Three East Carolina University Honors College scholars presented the results of summer research projects Friday, July 28, at both Dowdy-Ficklen Stadium and the Brody School of Medicine.
Margaret Marshall next to her poster presentation on vertical and leg stiffness in athletes at Dowdy-Ficklen Stadium.
Rising senior EC Scholar Margaret Marshall presented her findings on a field measure to estimate vertical and leg stiffness inside the Dowdy-Ficklen Club Level as part of the Research Experiences for Undergraduates (REU) Biomedical Engineering in Simulations, Imaging and Modeling (BME-SIM) poster session Friday morning.
An exercise physiology major, Marshall worked with Dr. Richard Willy in the Department of Physical Therapy to examine how high-speed video and open source software could be used to accurately predict if an individual would be prone to vertical and leg stiffness—a common condition in male athletes that can lead to Achilles tendon injuries.
Marshall explains her findings during the poster session Friday, July 28.
The BME-SIM program, funded by the National Science Foundation, is an intensive 10-week research program for undergraduates from across the country. Research projects are mentored by faculty members in the Departments of Engineering, Kinesiology and Physical Therapy with a common theme of simulations, imaging and modeling.
Across town at the Brody School of Medicine, Honors College scholars Caitlin Palmer and Brinda Sarathy presented the results of their summer biomedical research during the Summer Biomedical Research Program (SBRP) for Undergraduates Poster Session.
Caitlin Palmer with her mentor, Dr.Brett Keiper after being recognized for completing the SBRP program.
The SBRP is an intensive two-month research program that allows undergraduate students to conduct basic or clinical research in various laboratory at the Brody School of Medicine or the main campus. The culmination of this program is this poster session where the students present the result of the research they conducted under the supervision of their very dedicated mentors.
Palmer explains the findings of the study during the poster session at Brody School of Medicine Friday, July 28.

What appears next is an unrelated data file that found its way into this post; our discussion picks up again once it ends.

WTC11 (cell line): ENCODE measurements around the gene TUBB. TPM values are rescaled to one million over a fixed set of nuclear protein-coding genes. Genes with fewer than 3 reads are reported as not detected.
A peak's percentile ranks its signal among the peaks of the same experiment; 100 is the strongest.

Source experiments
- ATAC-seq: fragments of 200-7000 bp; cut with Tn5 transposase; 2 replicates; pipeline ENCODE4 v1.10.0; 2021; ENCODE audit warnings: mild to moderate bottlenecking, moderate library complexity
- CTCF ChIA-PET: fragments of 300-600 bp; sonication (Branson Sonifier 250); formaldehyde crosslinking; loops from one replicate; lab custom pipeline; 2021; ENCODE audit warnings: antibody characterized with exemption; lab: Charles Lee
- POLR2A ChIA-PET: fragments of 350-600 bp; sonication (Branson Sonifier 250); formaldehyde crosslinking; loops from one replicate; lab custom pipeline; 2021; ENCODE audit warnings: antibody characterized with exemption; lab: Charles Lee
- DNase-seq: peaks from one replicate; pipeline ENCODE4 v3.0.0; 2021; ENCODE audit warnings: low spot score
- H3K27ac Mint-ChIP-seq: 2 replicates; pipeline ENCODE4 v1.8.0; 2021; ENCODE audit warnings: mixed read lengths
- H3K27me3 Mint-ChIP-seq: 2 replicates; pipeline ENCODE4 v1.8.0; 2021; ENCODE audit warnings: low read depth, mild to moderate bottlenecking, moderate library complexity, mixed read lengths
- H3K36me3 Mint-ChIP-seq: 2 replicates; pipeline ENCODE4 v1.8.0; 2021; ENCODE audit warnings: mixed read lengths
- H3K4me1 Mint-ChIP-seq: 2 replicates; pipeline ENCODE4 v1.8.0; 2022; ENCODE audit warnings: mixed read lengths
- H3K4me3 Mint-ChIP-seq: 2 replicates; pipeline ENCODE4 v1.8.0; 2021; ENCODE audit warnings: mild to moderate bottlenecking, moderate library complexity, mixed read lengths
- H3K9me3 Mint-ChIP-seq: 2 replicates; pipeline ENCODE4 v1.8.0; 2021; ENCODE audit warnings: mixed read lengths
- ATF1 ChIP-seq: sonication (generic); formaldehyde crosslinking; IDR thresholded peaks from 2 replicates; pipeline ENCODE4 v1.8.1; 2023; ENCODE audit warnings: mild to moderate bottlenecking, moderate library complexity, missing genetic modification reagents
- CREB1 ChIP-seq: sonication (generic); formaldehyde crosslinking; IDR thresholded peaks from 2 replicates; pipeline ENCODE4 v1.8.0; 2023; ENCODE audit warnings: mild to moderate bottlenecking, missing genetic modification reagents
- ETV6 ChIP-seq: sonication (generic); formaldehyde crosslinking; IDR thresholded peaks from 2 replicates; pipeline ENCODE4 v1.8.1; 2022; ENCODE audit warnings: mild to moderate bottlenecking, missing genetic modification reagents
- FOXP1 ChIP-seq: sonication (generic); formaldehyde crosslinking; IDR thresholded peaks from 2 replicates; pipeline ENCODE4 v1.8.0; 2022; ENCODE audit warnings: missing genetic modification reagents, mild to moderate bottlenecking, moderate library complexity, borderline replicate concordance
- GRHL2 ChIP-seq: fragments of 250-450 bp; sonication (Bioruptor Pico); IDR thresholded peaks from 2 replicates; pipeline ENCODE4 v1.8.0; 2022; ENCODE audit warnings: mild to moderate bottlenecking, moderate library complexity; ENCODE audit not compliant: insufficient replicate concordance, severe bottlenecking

A rising junior chemistry major in the Thomas Harriot College of Arts and Sciences, Caitlin Palmer worked with her mentor, Dr. Brett Keiper, an associate professor in the Brody School of Medicine Department of Biochemistry and Molecular Biology. Palmer focused her research on targeting the factor that causes germ cells in roundworms (Caenorhabitis elegans) — which are mostly hermaphroditic — to switch from spermatogenesis (male) to oogenesis (female).
Brinda Sarathy (right), discusses her findings during a poster session for the SBRP program Friday, July 28, at Brody School of Medicine.
Rising sophomore EC Scholar Brinda Sarathy, a public health major, worked with her mentor, Dr. Jitka Virag, an associate professor in the Brody School of Medicine Department of Physiology, to study how high fat diet-induced insulin resistance negatively impacts cardiac structure and functions in mice.
The goal of the SBRP program is to prepare the students to be competitive in a global multicultural world whether their aspiration is to join basic research or clinical fields. Therefore, in addition to performing cutting-edge research, the students participate in various career development workshops.
This year a total of ten students from East Carolina University, Fayetteville State University, North Carolina Central University and The University of North Carolina at Wilmington were selected to be part of the program.
By Cole Dittmer
ECU University Communications